Overgrown NMJs in <i>S6KL</i> mutants.
Fig. 3. Overgrown NMJs in S6KL mutants.
(A–F) Representative NMJ 4 synapses from different genotypes double-stained with anti-HRP recognizing neuronal plasma membrane (green) and an antibody against CSP (magenta), a synaptic vesicle protein. Insets show higher-magnification images of terminal boutons. The genotypes are: (A) Wild type, (B) homozygous S6KL140 mutants, (C) hemizygous S6KL140/Df(1)ED741 mutants, (D) neuronal rescue of S6KL140 by overexpression of S6KL under the control of elav-Gal4 (S6KL140 elav-Gal4/S6KL140; UAS-S6KL/+), (E) Muscular rescue of S6KL140 by overexpression of S6KL under the control of Mhc-Gal4 (S6KL140; UAS-S6KL/Mhc-Gal4), and (F) Neuronal rescue of S6KL140 by overexpression of the kinase dead S6KL (S6KLK193Q) under the control of elav-Gal4 (S6KL140 elav-Gal4/ S6KL140; UAS-S6KLK193Q/+). Satellite boutons are indicated by arrows in B. Insets D and F show Western results of larvae brain extracts using anti-S6KL and anti-actin antibodies. Scale bar, 5 μm. (G, H) Statistical results of the number of total boutons (G) and satellite boutons (H) in different genotypes. n = 17, 19, 15, 16, 19 and 18 NMJs for wild type, S6KL140, S6KL140/Df(1)ED7413, S6KL140 elav-Gal4/S6KL140; UAS-S6KL/+, S6KL140; UAS-S6KL/Mhc-Gal4, and S6KL140 elav-Gal4/S6KL140; UAS-S6KLK193Q/+, respectively. ***p<0.001 by one-way ANOVA with Tukey post hoc test; error bars indicate SEM.

To investigate whether the kinase activity of S6KL is required for NMJ growth regulation, we carried out rescue experiments by expressing wild-type and the kinase-dead K193Q mutant S6KL in S6KL140 background. The overgrown NMJs in S6KL mutants were fully rescued by presynaptic expression of wild-type but not S6KLK193Q under the control of elav-Gal4 (Fig. 3F–3H), though S6KLK193Q was expressed at a substantial level as the wild-type S6KL (insets of Fig. 3D and 3F). These results demonstrate that the kinase activity of S6KL is required for inhibiting NMJ growth.

S6KL restrains NMJ growth presynaptically

The above-mentioned tissue-specific rescue results suggest a presynaptic function of S6KL. To further verify this notion, we carried out tissue-specific alterations of S6KL expression and examined their effects on NMJ growth. Presynaptic overexpression of S6KL by the pan-neuronal elav-Gal4 resulted in a significant decrease in the number of total boutons (26.67±1.32 boutons for WT and 16.43±0.95 boutons for elav-Gal4 > UAS-S6KL; p<0.001; Fig. 4A, 4B and 4F), consistent with a previous report [20]. Whereas overexpression of S6KL in postsynaptic muscles using C57-Gal4 had no effect on bouton number (26.67±1.32 boutons for WT and 24.86±1.13 boutons for C57-Gal4 > UAS-S6KL; Fig. 4A, 4C, and 4F). Targeted knockdown of S6KL in presynaptic neurons by elav-Gal4-driven RNAi (VDRC line 102179) resulted in a significant increase in the number of total and satellite boutons compared with wild type (26.67±1.32 boutons for WT and 38.22±1.41 boutons for elav-Gal4 > RNAi; p<0.001; Fig. 4A, 4D, 4F and 4G), whereas RNAi knockdown of S6KL in postsynaptic muscles by C57-Gal4 showed no effect on bouton number (26.67±1.32 boutons for WT and 27.06±1.19 boutons for C57-Gal4 > RNAi; Fig. 4A, 4E–4G). Similar results were observed using a second VDRC RNAi line 47326 targeting an independent sequence (26.67±1.32 boutons for WT and 41.04±1.33 boutons for elav-Gal4 > RNAi 47326; p<0.001). These findings demonstrate that S6KL inhibits NMJ growth presynaptically.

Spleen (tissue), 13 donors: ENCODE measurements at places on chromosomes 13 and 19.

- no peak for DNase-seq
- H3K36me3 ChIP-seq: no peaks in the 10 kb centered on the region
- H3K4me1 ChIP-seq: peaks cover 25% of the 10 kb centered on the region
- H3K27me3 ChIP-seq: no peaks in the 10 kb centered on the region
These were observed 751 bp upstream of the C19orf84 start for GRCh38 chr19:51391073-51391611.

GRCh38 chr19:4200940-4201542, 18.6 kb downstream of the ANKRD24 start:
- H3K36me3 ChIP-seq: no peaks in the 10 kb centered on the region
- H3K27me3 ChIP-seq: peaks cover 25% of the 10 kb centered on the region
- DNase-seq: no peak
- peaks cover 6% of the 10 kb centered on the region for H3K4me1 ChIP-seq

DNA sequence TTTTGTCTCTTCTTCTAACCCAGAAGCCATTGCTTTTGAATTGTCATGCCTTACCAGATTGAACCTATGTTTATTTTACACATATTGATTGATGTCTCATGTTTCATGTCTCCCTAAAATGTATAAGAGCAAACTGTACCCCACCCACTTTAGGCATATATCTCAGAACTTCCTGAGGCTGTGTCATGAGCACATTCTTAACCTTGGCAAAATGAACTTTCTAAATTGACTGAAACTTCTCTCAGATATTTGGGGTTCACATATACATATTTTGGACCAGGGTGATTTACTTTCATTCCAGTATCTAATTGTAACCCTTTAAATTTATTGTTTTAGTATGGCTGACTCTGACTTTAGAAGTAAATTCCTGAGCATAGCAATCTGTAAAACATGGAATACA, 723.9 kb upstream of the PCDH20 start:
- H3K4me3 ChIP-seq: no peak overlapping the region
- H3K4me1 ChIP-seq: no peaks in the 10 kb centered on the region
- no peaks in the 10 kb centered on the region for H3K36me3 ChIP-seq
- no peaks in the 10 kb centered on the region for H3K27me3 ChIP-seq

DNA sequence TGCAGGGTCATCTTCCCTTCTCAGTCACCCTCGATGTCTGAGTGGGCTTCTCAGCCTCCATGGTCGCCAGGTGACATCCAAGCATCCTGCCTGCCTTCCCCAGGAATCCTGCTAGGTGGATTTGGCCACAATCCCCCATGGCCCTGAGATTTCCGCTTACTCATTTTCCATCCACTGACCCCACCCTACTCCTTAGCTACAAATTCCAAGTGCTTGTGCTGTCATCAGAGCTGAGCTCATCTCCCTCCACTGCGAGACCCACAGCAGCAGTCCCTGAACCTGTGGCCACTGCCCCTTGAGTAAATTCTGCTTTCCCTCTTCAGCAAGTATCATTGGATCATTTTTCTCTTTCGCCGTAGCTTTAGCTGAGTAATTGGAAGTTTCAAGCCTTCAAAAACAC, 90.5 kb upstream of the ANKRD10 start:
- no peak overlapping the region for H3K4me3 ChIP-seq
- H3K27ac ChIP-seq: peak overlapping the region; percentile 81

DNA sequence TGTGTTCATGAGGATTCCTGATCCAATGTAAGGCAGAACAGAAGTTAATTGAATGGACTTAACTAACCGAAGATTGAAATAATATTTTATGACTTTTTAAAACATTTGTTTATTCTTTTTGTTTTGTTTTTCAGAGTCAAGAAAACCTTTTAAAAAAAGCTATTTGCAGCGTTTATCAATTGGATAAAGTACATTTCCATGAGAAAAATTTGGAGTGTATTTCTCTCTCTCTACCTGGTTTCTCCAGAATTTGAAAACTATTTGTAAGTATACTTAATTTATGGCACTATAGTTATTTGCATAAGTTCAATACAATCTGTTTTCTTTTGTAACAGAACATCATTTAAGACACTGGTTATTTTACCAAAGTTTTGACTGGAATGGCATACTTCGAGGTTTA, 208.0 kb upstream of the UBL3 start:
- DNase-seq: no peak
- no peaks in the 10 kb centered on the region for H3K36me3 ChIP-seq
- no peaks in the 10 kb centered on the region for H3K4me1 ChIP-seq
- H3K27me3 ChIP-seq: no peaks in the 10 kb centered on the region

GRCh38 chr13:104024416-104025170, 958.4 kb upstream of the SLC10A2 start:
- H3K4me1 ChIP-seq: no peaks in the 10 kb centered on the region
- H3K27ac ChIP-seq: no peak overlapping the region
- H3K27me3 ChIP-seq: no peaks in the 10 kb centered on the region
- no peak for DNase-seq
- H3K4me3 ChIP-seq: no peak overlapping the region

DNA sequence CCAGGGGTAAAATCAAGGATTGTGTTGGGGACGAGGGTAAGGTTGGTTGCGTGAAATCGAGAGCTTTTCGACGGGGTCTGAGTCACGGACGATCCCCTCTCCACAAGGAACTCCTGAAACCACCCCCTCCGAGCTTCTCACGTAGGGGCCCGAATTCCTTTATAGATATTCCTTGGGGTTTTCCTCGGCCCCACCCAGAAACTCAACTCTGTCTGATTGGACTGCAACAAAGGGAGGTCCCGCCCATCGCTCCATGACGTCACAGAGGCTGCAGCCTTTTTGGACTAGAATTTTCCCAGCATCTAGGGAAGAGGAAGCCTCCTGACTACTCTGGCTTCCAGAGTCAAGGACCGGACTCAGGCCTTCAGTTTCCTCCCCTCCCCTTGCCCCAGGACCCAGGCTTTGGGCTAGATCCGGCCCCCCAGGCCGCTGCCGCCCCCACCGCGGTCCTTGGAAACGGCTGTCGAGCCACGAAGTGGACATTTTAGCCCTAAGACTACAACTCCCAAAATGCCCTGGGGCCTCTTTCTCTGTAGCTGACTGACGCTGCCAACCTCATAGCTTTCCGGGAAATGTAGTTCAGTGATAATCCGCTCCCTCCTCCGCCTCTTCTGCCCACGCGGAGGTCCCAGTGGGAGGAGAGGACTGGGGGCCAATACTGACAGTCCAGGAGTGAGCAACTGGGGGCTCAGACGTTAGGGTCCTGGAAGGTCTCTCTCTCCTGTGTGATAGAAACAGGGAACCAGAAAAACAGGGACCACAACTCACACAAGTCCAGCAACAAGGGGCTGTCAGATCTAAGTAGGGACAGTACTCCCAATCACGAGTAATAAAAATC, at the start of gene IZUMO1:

S6KL functions presynaptically in regulating NMJ growth.
Fig. 4. S6KL functions presynaptically in regulating NMJ growth.
(A–E) Representative NMJ4 synapses from different genotypes doubly stained with anti-HRP (green) and anti-CSP (magenta). (A) wild type, (B) elav-Gal4/+; UAS-S6KL/+, (C) C57-Gal4/UAS-S6KL, (D) elav-Gal4/+; S6KL RNAi/+, and (E) S6KL RNAi/+; C57-Gal4/+. Scale bar, 5 μm. (F, G) Statistical results of the number of boutons (F) and satellite boutons (G) in different genotypes. n >16 for each genotype; ***p < 0.001 by one-way ANOVA with Tukey post hoc test; error bars indicate SEM.

Fewer but larger synaptic vesicles in S6KL mutant boutons